ACTIVITY
Inventory turnover Sales / Inventory of Finished Goods Is inventory over or under stocked?
Average Collection Period (Accounts Receivable / Total Sales) *365 Time after making a sale to receive a payment

persuasion, humour, analogies and pleadings in furtherance of their claims. Argument can become heated, and may even become acrimonious and hostile. This is usually a clear sign of the need for a break or for conciliation.

3. SIGNALLING

Negotiating is interactive and dynamic. Active listening is a skill which has to be developed. Also, negotiators have to be able to ask questions to elicit useful responses. Negotiators send signals through words, some plain and easily apprehended, others are more obtuse. Negotiators also send signals through body language. For those who are adept at receiving signals, the process of moving negotiations onward becomes less onerous. It is through signals that a negotiator begins to perceive:

  • proposals that will meet with little resistance;
  • those that can be accepted with some modification; and
  • those that have low chances of success in the current round of negotiations.

4. PROPOSING

Armed with the reading of signals, a negotiator will then know which proposals can be prioritized with almost certain chances of success.

5. PACKAGING

The negotiator may then decide to package proposals, making concessions and linking strong winners with others with less chances of success. A total package proposal is placed on the table with an agreement of all elements crucial for settlement.

6. BARGAINING

At this stage, it is likely that both sides will be proposing packages, each with a core that signifies ‘the irreducible’ that is required by each for settlement. At this stage, negotiators might be suggesting that their proposals are the ‘last, last’ that they will be making.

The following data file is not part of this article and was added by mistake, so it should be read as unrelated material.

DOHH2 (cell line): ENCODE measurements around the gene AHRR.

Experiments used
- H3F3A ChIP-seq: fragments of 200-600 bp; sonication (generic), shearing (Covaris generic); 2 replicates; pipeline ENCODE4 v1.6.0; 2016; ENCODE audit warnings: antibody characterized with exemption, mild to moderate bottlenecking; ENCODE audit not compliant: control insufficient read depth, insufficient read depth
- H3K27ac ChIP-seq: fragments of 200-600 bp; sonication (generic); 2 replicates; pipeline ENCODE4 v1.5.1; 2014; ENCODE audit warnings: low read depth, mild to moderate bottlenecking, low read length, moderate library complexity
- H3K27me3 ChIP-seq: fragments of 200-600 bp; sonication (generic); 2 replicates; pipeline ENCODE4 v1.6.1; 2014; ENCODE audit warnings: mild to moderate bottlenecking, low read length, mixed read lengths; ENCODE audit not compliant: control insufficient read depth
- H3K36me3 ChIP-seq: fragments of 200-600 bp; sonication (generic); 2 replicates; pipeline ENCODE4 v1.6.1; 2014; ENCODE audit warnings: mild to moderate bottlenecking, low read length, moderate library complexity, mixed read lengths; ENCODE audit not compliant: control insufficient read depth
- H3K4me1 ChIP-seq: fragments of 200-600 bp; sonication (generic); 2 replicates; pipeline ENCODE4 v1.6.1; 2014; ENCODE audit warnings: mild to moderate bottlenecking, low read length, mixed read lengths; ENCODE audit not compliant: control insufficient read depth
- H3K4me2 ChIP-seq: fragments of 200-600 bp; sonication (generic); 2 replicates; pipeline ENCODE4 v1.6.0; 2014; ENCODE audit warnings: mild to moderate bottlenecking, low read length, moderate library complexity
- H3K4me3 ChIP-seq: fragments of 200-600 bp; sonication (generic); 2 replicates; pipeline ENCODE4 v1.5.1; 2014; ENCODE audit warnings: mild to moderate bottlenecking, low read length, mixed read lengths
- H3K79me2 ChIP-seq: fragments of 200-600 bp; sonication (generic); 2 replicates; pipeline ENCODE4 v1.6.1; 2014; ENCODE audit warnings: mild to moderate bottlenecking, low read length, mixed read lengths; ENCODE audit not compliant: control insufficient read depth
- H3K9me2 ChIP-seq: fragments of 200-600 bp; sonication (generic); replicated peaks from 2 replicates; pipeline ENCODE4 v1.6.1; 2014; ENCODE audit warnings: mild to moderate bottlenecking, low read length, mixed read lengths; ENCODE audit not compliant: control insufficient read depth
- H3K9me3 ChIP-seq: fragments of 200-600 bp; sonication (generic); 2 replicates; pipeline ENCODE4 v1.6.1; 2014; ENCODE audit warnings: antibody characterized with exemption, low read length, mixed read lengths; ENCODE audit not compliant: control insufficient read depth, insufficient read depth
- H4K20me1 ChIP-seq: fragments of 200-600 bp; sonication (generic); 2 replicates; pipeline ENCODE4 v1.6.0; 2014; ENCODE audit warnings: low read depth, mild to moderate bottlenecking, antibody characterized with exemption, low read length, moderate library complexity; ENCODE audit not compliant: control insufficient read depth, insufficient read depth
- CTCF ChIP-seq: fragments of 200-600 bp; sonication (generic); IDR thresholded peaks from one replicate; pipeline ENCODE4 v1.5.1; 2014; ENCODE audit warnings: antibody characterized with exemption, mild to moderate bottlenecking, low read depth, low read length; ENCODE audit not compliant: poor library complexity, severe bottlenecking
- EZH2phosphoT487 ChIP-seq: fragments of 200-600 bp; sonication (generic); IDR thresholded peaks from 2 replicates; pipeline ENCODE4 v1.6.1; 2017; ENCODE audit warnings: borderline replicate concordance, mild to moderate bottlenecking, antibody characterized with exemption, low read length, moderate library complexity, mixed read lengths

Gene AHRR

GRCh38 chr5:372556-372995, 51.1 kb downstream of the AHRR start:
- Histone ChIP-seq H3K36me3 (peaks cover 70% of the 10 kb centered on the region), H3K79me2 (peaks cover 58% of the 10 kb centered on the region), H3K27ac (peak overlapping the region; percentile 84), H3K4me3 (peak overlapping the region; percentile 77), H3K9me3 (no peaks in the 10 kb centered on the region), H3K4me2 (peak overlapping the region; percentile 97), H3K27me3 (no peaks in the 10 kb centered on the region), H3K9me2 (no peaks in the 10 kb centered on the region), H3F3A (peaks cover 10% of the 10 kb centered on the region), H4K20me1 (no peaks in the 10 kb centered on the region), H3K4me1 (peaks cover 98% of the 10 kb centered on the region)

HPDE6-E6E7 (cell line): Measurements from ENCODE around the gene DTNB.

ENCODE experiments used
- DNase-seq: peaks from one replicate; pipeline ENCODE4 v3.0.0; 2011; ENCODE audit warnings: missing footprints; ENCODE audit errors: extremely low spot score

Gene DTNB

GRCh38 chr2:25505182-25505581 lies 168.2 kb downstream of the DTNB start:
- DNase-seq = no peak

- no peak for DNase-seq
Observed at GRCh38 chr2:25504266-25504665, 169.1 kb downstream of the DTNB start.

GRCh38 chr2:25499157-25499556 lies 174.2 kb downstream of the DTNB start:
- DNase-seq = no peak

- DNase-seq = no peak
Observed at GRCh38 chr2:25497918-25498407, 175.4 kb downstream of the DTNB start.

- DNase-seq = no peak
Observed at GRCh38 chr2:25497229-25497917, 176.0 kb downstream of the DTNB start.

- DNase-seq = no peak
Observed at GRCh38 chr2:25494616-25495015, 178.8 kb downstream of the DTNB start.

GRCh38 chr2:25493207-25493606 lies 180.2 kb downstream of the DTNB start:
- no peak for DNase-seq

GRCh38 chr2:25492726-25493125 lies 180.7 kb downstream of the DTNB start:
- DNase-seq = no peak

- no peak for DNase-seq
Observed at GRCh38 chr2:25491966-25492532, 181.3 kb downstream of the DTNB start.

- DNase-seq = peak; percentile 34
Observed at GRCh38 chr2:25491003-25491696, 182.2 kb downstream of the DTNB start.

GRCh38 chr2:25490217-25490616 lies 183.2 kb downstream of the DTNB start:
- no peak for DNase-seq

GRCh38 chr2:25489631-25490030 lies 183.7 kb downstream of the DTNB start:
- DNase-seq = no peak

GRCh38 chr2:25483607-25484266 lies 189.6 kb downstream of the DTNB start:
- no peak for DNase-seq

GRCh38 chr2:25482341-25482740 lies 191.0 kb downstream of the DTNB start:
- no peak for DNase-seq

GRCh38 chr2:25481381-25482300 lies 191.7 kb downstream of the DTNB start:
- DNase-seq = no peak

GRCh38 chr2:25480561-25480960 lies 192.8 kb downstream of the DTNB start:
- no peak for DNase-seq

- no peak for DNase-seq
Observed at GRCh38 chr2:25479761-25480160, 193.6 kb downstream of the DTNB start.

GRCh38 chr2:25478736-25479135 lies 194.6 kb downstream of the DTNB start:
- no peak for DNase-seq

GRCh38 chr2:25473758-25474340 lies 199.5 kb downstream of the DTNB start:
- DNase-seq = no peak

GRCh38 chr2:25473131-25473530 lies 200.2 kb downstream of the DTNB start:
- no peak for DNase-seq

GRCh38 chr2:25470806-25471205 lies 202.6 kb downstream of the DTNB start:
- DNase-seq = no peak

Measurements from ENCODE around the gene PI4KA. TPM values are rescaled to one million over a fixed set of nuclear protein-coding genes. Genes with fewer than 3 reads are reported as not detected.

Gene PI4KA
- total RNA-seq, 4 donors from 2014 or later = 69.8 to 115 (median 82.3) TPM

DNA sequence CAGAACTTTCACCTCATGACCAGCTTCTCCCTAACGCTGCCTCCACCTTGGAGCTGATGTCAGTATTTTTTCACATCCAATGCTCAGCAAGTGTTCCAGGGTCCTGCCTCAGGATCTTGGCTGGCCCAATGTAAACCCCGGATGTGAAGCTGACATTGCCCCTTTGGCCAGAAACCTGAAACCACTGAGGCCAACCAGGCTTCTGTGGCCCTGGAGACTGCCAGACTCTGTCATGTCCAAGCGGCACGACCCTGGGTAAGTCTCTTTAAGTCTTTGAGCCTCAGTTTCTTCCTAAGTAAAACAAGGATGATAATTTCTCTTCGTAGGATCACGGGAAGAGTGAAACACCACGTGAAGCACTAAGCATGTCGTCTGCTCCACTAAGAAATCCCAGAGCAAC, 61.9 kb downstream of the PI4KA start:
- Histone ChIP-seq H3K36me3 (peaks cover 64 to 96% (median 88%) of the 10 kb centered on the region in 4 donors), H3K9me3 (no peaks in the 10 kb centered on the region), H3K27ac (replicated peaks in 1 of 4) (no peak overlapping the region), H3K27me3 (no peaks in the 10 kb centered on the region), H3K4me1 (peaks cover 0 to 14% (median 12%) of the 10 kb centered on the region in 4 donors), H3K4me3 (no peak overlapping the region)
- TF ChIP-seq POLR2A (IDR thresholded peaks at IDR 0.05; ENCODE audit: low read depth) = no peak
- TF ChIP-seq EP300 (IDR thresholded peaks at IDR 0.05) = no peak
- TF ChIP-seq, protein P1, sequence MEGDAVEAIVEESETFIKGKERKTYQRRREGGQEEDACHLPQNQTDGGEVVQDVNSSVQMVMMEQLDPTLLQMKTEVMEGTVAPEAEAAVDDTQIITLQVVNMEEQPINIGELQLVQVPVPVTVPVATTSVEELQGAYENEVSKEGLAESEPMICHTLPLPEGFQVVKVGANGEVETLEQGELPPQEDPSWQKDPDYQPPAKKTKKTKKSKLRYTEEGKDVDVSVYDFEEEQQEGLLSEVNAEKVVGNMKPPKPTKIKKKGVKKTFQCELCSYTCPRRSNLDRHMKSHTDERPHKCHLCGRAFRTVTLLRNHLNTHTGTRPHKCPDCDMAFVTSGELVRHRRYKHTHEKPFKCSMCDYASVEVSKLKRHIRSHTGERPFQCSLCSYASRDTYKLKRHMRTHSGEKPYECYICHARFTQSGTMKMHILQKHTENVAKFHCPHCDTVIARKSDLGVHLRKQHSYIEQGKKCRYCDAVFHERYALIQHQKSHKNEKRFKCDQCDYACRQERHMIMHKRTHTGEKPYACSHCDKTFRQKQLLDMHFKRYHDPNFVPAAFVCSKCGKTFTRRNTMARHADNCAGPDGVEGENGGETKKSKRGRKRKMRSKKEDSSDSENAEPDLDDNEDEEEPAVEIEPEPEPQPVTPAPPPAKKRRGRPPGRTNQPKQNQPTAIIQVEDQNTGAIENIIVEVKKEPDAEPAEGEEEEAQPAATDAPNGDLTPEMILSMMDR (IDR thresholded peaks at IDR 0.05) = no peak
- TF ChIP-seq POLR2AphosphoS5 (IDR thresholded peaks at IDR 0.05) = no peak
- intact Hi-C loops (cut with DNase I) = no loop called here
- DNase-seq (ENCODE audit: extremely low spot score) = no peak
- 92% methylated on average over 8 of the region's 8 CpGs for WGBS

At this stage, each negotiator is searching for an advantage, while helping the opponent to feel a winner. It is often wise to break out of formal negotiations and engage in creative scenario building on a menu of options that may provide a settlement. Negotiators talk about taking “pens off the table”, instructing the takers of minutes not be record the creative exercise in problem-solving. In case the creative efforts fail, the negotiators can return to formal discussions at the level of their last formal submissions. Bargaining in earnest can be a painstaking and lengthy exercise with all of the features of an Olympic exercise between formidable contestants.

7. CLOSING

Expert negotiators develop a sense of when it is best to close negotiations. Closing too early or too late can lead to the loss of the strategic moment when greatest success can be reached. In assessing the best time to close, consideration must be given to issues such as the mood of the workers and the prevailing economic climate.